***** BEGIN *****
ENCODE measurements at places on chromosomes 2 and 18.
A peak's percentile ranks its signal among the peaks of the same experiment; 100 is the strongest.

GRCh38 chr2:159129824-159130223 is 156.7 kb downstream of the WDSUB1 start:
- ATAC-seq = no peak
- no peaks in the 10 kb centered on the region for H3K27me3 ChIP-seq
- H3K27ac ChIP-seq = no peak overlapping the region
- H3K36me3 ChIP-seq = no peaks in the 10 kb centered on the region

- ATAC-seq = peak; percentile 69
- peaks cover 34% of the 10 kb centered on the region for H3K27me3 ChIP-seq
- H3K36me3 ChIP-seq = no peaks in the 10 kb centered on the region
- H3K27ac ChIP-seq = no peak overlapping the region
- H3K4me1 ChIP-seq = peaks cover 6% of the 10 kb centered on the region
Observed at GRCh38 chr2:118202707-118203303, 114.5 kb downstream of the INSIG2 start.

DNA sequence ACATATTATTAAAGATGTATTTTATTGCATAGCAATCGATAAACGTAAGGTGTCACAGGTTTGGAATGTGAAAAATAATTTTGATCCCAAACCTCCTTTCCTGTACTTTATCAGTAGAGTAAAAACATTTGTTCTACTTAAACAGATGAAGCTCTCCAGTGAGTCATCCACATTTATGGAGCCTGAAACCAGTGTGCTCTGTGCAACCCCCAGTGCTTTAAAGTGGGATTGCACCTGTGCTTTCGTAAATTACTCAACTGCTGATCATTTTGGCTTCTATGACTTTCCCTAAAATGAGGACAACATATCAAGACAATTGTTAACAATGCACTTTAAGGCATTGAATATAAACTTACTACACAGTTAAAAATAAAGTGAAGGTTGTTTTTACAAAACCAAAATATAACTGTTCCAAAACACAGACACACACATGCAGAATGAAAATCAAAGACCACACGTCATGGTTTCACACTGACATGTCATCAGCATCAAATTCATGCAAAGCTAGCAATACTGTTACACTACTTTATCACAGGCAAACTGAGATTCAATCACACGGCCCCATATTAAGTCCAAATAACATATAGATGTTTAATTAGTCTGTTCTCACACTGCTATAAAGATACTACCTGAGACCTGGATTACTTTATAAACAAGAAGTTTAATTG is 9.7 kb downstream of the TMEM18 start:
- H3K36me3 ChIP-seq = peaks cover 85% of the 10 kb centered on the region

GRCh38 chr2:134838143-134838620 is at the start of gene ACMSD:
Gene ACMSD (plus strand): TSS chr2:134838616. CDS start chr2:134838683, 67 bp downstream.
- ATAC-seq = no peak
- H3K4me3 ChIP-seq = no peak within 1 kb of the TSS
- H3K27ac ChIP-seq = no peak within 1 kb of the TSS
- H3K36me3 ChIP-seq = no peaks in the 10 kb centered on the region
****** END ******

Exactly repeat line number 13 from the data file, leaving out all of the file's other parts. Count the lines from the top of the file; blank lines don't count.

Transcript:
Observed at GRCh38 chr2:118202707-118203303, 114.5 kb downstream of the INSIG2 start.